26 Comparative Political Studies 470 (1994)
The Federal Constitutional Court is a major policy-making institution in Germany's system of government. Within the space of four decades (1951- 1991), this tribunal has evolved into the most active and powerful constitutional court in Europe. Its pivotal character in the German political system sterns from its role as a judicial lawmaking body created for the specific purpose of deciding constitutional disputes under the Basic Law.1 In deciding such disputes-that is, in interpreting the language and spirit of the Basic Law-the Constitutional Court has influenced the shape of Germany's political landscape, reaching deep into the heart of the existing state, guarding its institutions, circumscribing its powers, clarifying its goals and, in some instances, instructing politicians to adopt given courses of action. Indeed, the Court has managed to colonize spheres of law and politics that only the most ardent supporter of judicial review would have thought possible in 1951. The purpose of this essay is to explain this development, to examine the exercise of judicial review in selected areas of German politics, and to describe the techniques the Court has used to build and maintain its authority.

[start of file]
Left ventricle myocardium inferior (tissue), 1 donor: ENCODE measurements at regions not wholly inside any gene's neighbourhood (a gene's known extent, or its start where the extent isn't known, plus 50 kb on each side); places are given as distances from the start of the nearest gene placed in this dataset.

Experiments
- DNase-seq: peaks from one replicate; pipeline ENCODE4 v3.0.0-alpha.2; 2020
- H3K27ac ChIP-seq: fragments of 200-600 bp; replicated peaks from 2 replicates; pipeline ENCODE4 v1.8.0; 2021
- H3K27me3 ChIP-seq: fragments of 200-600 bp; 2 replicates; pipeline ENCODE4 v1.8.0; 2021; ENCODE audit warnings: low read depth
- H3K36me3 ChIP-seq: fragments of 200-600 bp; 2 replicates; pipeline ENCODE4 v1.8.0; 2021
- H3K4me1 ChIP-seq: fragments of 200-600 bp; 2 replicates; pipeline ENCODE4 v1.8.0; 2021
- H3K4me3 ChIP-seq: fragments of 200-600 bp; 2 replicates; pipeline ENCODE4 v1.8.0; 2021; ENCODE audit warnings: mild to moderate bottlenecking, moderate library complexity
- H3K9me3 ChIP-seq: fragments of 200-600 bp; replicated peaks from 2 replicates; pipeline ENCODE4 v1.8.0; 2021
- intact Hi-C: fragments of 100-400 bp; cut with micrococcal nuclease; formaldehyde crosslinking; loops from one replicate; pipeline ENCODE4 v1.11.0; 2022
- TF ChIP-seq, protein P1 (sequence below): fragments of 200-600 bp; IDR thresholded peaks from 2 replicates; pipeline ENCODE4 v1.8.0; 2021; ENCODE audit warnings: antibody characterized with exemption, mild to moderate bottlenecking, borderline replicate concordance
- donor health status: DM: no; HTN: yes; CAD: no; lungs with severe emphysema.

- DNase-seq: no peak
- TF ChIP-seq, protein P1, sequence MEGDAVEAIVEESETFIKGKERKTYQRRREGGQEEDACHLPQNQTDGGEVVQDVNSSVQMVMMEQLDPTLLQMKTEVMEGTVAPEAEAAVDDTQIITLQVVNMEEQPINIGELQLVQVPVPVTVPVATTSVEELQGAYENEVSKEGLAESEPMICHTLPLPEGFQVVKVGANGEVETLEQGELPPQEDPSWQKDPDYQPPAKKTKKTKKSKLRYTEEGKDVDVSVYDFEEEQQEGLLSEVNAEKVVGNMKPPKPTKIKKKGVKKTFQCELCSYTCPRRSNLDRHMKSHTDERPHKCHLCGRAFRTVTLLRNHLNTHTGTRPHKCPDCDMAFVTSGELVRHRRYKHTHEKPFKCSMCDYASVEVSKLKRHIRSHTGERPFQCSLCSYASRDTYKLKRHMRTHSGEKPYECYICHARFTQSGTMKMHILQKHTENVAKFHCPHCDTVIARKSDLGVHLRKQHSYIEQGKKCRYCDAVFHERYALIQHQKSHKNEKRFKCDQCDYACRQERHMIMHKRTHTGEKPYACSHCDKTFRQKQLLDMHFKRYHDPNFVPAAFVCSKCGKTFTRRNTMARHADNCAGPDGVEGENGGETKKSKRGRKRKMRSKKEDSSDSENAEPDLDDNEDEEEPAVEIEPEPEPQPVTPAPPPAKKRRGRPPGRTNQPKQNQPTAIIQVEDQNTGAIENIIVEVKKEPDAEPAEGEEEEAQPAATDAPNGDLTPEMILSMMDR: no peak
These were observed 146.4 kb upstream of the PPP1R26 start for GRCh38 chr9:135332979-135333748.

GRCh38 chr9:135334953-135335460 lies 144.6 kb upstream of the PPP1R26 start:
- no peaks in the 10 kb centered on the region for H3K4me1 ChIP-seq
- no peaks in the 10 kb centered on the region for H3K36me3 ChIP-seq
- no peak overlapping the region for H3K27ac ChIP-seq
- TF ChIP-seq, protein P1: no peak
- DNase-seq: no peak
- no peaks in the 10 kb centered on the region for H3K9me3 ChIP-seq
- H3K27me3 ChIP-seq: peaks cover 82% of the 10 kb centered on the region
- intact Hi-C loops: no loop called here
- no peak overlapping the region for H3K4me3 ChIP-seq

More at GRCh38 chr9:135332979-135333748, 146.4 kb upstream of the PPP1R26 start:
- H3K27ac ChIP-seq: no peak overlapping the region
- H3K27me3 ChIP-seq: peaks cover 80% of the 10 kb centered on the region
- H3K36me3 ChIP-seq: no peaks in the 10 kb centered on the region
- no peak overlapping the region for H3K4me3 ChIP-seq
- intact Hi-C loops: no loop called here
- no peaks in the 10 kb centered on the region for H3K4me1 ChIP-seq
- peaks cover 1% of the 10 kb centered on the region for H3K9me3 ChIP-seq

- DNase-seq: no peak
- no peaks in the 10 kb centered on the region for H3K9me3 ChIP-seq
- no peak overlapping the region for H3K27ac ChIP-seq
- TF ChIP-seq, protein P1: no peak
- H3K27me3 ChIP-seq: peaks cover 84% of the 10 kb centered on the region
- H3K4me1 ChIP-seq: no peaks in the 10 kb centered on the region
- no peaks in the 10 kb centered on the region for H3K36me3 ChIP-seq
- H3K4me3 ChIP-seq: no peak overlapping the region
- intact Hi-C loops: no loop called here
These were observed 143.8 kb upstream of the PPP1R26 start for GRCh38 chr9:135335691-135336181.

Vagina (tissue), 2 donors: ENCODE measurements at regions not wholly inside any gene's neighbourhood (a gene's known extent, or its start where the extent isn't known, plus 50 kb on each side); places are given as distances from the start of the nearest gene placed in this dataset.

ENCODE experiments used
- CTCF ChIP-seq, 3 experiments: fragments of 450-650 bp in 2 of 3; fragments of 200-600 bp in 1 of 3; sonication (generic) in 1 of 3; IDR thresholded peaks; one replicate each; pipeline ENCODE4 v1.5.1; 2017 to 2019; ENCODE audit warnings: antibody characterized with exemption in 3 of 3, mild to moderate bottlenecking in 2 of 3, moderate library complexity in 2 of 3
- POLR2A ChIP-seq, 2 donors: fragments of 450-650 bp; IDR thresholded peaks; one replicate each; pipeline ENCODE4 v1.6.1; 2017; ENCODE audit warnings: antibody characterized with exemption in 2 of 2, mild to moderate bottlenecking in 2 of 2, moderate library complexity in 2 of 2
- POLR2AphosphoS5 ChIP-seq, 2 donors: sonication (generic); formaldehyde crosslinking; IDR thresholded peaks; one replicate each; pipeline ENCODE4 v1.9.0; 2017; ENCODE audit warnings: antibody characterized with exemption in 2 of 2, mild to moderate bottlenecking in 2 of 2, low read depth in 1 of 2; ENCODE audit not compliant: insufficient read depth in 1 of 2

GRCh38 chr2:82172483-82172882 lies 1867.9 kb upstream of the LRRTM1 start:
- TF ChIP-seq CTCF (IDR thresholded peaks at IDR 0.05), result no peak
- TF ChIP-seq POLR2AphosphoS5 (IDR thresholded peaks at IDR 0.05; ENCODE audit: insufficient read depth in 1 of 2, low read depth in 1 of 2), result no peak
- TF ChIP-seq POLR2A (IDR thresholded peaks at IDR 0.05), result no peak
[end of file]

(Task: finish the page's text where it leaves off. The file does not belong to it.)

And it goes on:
Donald P. Kommers,
The Federal Constitutional Court in the German Political System,
26 Comparative Political Studies 470 (1994).
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